City won’t raise sports fees for county residents
Published 9:01 pm Tuesday, July 16, 2013
The City of Bainbridge will keep Leisure Services fees the same for both city residents and non-city residents, at least for one more year.
At their meeting on Tuesday night, Bainbridge City Council members expressed frustration that the Decatur County Board of Commissioners wouldn’t contribute toward funding of Leisure Services programs for the second year in a row.
However, the council accepted a suggestion from City Manager Chris Hobby — who was outspoken in his criticism of county government — to keep recreation fees the same for all, instead of charging a higher rate for non-city residents.
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From 2004 to 2012, the City of Bainbridge had been operating under an agreement with Decatur County to charge the same rates to everyone who wanted to participate in softball, baseball, tennis and other programs. However, that agreement expired last summer as county commissioners, facing a continued budget crunch, chose not to include the $60,000 they had been paying to subsidize the equal fees in their annual budget.
Hobby said there had been “a gentleman’s agreement” between himself and County Administrator Gary Breedlove to keep the equal fee schedule in place through 2013, with the understanding that the county would restore its contribution towards recreation in its 2013-2014 fiscal year budget.
The county’s proposed 2013-14 budget does not include funding for recreation, which prompted Hobby to ask the council to consider whether fees should be kept the same.
This past year, the city government spent $1,260,648 to fund Leisure Services activities and associated facility maintainance. The city collected $172,831 in fees — including usage of the city pool and the tennis center — last year, leaving $1,087,817 to be paid from the city’s general fund.
According to Hobby, participation in the youth baseball and softball programs is split almost equally between city residents and non-city residents. However, no residency data was kept at the pool or tennis center. Assuming hypothetically that non-city residents’ participation across all Leisure Services programs was 30 percent of the total, Decatur County commissioners would contribute $327,000 if they wanted to pay a fair portion, Hobby said.
Councilwoman Roslyn Palmer said she did not want to punish children whose parents live outside city limits but noted “they’re kind of being abandoned.”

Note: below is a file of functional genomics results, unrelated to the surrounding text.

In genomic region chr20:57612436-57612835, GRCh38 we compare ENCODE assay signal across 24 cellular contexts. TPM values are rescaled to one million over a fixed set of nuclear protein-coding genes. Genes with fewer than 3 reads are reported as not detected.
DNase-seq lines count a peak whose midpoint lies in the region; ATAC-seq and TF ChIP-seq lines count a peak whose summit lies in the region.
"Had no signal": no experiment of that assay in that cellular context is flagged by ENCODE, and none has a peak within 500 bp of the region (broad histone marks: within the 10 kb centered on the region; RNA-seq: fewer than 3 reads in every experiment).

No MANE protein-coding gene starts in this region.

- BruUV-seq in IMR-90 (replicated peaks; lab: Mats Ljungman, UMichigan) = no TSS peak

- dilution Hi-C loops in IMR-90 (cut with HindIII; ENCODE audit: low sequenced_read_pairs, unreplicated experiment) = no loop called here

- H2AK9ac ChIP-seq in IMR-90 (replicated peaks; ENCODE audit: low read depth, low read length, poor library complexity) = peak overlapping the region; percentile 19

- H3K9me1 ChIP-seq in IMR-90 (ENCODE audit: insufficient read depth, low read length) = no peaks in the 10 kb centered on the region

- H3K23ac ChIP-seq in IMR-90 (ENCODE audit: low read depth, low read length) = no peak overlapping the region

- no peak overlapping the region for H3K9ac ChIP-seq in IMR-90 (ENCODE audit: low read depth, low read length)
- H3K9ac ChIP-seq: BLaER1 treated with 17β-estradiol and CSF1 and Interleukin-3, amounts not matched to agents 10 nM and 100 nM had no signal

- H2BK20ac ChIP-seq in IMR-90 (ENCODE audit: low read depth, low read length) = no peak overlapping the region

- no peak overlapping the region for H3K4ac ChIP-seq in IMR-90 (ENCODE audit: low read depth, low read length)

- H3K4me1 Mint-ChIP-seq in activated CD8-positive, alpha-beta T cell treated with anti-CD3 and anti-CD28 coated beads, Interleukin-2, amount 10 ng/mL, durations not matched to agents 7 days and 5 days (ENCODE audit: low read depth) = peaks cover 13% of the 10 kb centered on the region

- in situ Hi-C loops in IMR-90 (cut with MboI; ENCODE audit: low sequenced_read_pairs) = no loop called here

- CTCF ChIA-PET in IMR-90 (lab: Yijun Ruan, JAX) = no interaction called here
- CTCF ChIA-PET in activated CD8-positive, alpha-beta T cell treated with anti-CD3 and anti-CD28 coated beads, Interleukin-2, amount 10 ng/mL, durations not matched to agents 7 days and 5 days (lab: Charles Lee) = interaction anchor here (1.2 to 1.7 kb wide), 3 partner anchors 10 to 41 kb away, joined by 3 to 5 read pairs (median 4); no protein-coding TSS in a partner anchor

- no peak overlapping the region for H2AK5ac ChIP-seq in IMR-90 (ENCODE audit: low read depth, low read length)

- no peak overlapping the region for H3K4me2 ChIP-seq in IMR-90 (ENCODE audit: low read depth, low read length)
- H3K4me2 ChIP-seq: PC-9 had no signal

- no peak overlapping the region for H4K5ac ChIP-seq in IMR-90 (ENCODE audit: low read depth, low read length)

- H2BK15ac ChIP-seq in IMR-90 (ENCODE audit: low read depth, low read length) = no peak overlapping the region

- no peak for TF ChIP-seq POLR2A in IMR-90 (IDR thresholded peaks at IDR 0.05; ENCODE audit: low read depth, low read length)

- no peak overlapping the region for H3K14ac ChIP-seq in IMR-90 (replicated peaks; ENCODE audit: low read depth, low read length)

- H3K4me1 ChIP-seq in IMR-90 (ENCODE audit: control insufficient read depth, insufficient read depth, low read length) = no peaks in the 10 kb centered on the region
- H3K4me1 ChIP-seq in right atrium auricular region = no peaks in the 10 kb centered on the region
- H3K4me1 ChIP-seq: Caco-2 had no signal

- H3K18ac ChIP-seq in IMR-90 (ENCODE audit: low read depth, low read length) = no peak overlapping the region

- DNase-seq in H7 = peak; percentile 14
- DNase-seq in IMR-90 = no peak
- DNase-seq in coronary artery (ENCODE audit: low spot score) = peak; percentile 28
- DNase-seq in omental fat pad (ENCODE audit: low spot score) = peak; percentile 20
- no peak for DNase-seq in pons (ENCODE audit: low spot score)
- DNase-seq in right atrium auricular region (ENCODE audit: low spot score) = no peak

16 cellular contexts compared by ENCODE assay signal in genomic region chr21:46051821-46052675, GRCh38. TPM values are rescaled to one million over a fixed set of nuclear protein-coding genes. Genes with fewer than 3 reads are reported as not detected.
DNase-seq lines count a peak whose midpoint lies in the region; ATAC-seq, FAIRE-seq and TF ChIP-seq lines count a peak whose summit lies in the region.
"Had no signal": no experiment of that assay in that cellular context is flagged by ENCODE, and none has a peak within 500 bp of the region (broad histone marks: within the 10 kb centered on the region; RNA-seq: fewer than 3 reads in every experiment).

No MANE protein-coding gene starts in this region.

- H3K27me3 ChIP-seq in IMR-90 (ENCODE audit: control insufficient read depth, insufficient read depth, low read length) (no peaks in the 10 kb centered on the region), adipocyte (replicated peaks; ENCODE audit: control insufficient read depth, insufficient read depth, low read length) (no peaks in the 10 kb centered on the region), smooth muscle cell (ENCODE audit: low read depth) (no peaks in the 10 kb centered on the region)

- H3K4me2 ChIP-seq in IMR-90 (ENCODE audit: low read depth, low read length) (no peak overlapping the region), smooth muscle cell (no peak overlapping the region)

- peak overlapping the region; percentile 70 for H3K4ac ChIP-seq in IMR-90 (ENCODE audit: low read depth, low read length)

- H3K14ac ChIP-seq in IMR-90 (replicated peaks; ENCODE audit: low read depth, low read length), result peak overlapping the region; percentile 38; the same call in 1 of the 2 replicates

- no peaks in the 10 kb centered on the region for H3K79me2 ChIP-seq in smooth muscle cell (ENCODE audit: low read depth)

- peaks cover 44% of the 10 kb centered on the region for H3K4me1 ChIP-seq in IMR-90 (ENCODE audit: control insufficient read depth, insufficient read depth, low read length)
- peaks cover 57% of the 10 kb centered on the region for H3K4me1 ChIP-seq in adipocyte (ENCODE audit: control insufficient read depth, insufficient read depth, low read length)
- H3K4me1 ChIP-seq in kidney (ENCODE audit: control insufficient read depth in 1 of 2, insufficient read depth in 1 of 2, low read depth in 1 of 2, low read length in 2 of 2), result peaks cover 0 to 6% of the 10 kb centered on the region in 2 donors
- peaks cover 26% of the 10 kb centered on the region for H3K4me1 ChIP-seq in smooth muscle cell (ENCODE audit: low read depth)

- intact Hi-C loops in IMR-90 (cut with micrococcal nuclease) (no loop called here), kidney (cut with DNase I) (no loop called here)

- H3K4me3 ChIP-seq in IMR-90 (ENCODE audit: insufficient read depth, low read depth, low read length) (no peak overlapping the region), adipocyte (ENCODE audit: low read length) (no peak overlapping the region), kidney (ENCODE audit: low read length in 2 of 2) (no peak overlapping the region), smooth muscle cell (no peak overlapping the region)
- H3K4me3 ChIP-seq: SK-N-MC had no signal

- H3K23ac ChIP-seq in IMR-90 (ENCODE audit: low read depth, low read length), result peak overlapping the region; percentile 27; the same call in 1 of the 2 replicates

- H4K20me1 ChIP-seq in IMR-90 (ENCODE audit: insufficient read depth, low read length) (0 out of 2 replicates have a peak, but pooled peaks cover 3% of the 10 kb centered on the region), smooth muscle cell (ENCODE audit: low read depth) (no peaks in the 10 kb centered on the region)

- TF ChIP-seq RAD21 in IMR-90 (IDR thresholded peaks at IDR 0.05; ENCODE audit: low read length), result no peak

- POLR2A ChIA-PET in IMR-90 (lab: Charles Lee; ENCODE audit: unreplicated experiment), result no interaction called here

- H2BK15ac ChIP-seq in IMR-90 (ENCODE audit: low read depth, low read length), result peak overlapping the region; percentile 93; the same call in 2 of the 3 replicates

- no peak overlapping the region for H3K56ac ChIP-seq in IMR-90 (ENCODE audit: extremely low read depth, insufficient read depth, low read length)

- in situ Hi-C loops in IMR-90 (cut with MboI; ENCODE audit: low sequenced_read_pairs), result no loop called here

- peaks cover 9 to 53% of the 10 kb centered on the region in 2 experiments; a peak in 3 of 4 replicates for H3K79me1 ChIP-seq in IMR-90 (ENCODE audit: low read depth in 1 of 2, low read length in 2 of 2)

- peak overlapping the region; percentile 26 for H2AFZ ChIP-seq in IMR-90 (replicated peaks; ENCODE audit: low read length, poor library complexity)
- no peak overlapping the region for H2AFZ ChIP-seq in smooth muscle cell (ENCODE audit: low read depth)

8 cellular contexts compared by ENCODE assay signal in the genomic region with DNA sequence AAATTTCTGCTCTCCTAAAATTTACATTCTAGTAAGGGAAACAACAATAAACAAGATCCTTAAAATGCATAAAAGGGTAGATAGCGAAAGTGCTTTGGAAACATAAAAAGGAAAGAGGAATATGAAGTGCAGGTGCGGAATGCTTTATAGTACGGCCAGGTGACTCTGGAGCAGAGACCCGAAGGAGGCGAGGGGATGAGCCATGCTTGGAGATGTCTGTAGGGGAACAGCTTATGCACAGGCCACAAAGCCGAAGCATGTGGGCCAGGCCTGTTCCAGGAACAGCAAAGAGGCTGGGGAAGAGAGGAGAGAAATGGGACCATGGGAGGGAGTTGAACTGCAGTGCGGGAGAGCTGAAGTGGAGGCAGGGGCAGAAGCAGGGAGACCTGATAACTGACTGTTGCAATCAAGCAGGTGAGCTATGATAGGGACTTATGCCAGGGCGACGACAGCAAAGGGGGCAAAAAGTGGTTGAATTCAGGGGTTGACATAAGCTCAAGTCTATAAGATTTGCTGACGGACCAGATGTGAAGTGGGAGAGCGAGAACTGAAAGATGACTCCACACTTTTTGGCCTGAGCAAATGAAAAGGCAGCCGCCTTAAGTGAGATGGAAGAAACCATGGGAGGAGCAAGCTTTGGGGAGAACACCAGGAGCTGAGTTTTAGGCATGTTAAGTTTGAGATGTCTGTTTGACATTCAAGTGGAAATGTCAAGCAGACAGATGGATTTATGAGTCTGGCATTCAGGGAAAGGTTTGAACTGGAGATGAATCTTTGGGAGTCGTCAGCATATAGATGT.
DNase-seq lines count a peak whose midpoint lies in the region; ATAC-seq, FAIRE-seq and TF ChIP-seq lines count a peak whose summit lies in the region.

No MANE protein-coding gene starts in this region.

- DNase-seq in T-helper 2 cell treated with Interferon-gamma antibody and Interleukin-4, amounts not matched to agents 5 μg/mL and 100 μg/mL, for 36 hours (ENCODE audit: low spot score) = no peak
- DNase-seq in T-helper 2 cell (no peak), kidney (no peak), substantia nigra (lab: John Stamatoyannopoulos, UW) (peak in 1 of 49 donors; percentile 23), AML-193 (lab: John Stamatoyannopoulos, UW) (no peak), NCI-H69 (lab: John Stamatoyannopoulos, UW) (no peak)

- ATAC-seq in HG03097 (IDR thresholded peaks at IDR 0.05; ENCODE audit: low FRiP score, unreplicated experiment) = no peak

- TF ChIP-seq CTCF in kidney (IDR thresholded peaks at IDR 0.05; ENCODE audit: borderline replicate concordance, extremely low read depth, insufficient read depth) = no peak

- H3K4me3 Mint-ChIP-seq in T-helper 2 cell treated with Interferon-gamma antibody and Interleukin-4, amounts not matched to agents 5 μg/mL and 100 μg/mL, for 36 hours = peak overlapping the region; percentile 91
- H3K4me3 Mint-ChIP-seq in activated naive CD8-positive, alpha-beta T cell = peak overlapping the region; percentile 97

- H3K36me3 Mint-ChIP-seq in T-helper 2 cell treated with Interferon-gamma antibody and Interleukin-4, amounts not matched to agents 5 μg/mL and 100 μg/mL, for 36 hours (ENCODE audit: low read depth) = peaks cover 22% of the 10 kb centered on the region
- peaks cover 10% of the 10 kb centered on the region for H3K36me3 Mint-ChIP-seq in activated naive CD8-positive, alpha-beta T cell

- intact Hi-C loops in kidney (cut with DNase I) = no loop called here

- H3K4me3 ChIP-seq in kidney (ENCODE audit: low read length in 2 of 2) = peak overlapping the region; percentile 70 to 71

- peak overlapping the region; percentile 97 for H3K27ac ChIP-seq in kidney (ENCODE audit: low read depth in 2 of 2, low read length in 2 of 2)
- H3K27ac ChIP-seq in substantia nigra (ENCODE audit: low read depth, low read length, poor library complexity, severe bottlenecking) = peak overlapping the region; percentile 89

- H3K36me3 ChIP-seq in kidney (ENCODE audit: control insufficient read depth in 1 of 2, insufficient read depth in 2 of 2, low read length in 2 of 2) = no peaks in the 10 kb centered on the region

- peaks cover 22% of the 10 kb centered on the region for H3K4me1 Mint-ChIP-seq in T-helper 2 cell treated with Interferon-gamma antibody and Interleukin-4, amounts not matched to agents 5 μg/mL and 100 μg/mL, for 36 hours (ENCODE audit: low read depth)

“We’re the only game in town … the county’s not going to start a recreation program,” Hobby said, of his reccomendation to keep fees level for one more year. “If we price ourselves out, so that a child from Attapulgus can’t play baseball, have we really accomplished anything?”
Councilman Luther Conyers said he did not believe the county government had honored its part of the agreement. He asked Hobby whether it was fair to ask city taxpayers to pick up the full cost of recreation programs offered county-wide.
“Absolutely not,” Hobby said. “Citizens of Bainbridge are not being treated fairly now, though, Mr. Conyers. We’re absorbing the costs of the Industrial Development Authority, recreation, animal control, Humane Society contribution and road maintainance. Time and time again — the void that’s created in the county’s financial situation, the city steps in and fills the gap.
“I don’t know if city residents fully understand how much they’re being totally screwed, but they are. This is just another example of where that’s going to happen.”
Hobby later read from a joint service delivery agreement between the City of Bainbridge and Decatur County commissioners, and stated his belief that the county government was not fulfilling a number of its obgligations in what he understood to be a legally binding document. The service delivery agreement took effect in 2000 and will have to be re-negotiated in 2015.
The city and county governments are currently at odds over the formula for how proceeds from the one-cent Local Option Sales Tax (LOST) should be distributed in coming years. Unlike the one-cent SPLOST tax, which must be renewed by voters every five years, the LOST tax doesn’t expire and its proceeds can be used by local governments to pay for day-to-day operations.